But pickleball is deceptively demanding at any age. It involves quick stops and starts, and lots of lunging and twisting, said Dr. Neil Roth, an orthopedist in Westchester County, N.Y. Overhead shots tear at shoulder joints. And on a small court the effort seems innocuous, so players tend to reach or bend to make a play that is harder on the body than it looks. In tennis, a new player might not think to chase down a distant ball, whereas in pickleball the temptation is greater to bend, reach, charge.
This month, Dr. Roth met with a 53-year-old patient who was experiencing excruciating pain when he lifted his right arm over his head. The injury, from pickleball, turned out to be a labrum tear, a condition that Dr. Roth saw quite often when he worked for the Los Angeles Dodgers and the California Angels; he has also treated cases caused by tennis and swimming.
“You’re absolutely not just sitting around hitting the ball,” Dr. Roth said of pickleball. Players are engaging the “long muscles of the lower legs, the gastrocs, the quads and the hamstrings,” he added.
Stops and starts lead to slips. That helps explain why the largest share of emergency-room injuries identified in the 2021 study fell (as it were) into a category that researchers labeled Slip/Trip/Fall/Dive.
“Most of it is from tripping,” said Dr. Amy Fenoglio, a hand and upper-extremity surgeon at the University of Colorado, where she has seen a surge in pickleball-related wrist fractures in the past 18 months.
Then there’s the Kitchen. Its official name is the nonvolley zone, a seven-foot strip in front of the net on both sides. (An official pickleball court is 44 feet long and 20 feet wide.) Players are not allowed to step foot in the Kitchen, so when a ball heads there a player might bend forward to return a “dink,” a cunning shot that hops over the net and lands in the opponent’s Kitchen.
Mr. Sariban knows the risks firsthand. A former junior college basketball player, he was in a small professional pickleball tournament in January 2018 — perfect Southern California day, a $200 gift certificate for the winner — when he found himself at the edge of the Kitchen.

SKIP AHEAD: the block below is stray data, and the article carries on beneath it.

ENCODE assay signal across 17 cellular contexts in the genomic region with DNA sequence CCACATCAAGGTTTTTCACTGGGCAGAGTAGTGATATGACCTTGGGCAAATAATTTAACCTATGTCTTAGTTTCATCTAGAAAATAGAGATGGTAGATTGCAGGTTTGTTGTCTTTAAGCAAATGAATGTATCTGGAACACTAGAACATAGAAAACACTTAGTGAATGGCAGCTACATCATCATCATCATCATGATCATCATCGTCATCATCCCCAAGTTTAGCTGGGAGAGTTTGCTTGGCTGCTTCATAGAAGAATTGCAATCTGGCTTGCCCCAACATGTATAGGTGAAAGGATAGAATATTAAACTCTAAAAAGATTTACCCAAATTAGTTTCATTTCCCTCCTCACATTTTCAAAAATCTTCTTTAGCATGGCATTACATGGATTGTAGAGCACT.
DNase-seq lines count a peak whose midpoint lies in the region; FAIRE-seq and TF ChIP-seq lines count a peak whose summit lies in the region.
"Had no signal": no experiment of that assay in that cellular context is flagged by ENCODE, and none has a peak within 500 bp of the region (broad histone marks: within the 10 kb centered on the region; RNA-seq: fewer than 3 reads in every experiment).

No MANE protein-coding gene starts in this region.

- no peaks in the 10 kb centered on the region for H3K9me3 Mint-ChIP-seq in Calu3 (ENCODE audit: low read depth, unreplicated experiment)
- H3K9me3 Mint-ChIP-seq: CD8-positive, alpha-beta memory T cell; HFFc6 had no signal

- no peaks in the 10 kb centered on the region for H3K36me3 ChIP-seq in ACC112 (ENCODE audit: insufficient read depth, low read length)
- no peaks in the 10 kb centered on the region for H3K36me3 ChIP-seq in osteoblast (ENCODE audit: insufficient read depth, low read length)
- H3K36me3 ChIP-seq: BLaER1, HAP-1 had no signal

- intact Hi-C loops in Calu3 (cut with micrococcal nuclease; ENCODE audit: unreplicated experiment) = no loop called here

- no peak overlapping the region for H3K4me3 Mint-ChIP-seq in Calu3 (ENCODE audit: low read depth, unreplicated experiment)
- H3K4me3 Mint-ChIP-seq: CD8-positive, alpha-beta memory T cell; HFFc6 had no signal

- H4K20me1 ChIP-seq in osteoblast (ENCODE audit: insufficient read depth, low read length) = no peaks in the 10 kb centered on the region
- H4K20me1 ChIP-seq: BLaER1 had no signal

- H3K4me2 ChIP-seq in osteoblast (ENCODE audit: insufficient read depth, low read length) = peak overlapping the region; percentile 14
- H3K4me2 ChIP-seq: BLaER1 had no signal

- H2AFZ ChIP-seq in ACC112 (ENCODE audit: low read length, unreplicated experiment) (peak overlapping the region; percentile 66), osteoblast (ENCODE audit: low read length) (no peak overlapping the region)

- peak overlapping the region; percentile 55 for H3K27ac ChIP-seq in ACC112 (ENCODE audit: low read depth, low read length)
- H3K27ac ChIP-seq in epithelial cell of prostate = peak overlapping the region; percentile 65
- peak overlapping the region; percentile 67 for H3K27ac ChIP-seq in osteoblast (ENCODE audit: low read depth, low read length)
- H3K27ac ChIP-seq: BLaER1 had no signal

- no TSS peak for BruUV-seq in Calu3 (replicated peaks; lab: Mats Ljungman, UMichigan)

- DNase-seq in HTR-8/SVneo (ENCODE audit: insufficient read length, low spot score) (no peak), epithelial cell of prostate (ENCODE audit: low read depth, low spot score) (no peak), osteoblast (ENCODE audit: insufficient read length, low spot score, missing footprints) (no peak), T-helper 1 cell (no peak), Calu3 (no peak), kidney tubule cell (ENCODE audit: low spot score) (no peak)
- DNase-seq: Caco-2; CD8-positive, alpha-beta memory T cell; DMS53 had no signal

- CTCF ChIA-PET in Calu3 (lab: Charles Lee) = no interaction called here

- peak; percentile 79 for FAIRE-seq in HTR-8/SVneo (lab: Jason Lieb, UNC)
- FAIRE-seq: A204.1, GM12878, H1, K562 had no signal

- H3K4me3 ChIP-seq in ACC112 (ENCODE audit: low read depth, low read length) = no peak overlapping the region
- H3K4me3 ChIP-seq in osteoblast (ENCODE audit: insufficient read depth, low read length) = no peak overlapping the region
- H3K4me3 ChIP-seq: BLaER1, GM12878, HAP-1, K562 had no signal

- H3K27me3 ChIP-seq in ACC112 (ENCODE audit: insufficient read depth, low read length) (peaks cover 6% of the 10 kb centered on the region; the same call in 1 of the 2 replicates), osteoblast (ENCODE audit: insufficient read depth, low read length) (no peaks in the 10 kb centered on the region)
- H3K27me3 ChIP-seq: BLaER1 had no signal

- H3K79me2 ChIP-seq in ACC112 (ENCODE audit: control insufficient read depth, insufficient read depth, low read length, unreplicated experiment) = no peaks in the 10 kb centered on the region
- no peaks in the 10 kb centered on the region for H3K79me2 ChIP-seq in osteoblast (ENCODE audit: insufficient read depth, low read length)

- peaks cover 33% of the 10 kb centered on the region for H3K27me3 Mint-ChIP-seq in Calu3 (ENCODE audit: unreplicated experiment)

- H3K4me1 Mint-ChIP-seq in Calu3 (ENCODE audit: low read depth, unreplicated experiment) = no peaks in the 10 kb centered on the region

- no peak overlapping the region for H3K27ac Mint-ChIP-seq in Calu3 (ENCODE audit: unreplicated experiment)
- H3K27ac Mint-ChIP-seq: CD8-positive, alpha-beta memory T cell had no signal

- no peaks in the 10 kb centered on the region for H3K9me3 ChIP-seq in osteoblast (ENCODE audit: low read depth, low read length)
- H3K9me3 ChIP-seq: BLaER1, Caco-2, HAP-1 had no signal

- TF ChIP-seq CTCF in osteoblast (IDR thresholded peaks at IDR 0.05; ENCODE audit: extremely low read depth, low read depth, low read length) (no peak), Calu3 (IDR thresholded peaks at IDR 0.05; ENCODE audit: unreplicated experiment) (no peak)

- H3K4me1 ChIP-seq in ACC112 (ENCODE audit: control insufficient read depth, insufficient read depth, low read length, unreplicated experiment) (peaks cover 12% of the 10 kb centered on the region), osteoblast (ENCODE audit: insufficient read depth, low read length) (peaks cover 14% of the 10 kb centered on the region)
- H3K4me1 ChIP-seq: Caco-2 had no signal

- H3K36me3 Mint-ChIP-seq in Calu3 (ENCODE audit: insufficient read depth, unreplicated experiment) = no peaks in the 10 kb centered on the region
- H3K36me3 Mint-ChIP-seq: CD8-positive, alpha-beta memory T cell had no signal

“I’m reaching to hit a routine rolling volley, one I’ve hit a million times,” he said. “I hit the ball and I feel my back lock up, and in my head I go, ‘Uh-oh.” Within minutes, he had to lie down on the court. “I could barely walk,” he said, adding, “I sat in the car and my wife had to swing my legs around” and into the passenger well. He had herniated two discs. “I thought I was never going to play a sport ever again in my life,” he said.
Since then Mr. Sariban has become conscientious about stretching, and he teaches players at his clinics to do the same, which includes warming up without a paddle before any hitting starts. “It is amazing to me how no one warms up,” he said. “I’ve taught in a lot of states, and it’s the same thing everywhere. Pickleball players are notorious about not warming up.”
Mr. Sariban and other pickleball experts note that the risk of injury isn’t higher than in other sports, but that the perception of risk is lower. And the risks should not discourage participation, say die-hards like Debbie Landa, a tech entrepreneur in her early 50s in San Francisco. Like many, Ms. Landa has taken up pickleball during the pandemic; she now plays five days a week. Among her mentors, she said, was an 82-year-old woman in Palm Springs “who motivated me everyday.”
Ms. Landa has had various pickleball afflictions — pickleball elbow, sore hips — but those come with the sport, she said. The real pains, she said, are the nasty players who “get too aggressive and angry.”
“I tell them: ‘You’ve got to loosen up. You’re playing pickleball — you’re playing a game called pickleball!’” she said.